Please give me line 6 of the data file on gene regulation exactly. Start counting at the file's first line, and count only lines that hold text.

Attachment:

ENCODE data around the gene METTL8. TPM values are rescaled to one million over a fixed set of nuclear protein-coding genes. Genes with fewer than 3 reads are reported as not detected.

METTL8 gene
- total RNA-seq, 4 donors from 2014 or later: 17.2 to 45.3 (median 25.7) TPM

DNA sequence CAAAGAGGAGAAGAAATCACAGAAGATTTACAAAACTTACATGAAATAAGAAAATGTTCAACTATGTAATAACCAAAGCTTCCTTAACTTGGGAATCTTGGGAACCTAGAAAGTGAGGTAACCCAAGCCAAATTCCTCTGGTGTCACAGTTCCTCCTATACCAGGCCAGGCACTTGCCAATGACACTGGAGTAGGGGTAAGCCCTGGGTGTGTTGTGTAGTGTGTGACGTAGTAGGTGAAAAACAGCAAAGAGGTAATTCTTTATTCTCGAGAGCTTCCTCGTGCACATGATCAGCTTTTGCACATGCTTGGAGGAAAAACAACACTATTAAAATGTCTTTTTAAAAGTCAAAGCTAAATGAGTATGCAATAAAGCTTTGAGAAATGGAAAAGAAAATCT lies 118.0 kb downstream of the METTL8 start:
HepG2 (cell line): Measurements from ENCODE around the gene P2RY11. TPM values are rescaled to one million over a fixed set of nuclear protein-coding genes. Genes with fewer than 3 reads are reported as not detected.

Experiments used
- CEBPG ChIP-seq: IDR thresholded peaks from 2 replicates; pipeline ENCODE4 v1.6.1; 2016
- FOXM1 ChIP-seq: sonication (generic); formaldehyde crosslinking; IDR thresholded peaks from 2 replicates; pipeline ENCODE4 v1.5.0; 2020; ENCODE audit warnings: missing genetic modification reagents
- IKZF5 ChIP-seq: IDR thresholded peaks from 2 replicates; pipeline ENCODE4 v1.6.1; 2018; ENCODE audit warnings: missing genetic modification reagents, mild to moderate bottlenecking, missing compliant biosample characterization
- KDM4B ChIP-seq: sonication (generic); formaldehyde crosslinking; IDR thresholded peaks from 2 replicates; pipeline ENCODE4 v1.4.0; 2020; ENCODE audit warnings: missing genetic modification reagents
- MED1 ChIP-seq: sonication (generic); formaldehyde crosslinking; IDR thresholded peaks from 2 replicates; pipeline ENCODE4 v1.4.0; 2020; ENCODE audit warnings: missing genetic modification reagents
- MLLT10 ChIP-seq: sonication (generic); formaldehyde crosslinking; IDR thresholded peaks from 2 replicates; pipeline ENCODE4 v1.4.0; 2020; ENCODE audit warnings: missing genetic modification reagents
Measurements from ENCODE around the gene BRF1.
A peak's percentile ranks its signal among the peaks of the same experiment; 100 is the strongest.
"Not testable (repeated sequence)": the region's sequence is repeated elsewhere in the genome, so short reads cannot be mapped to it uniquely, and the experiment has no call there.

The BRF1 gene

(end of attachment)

Experiments used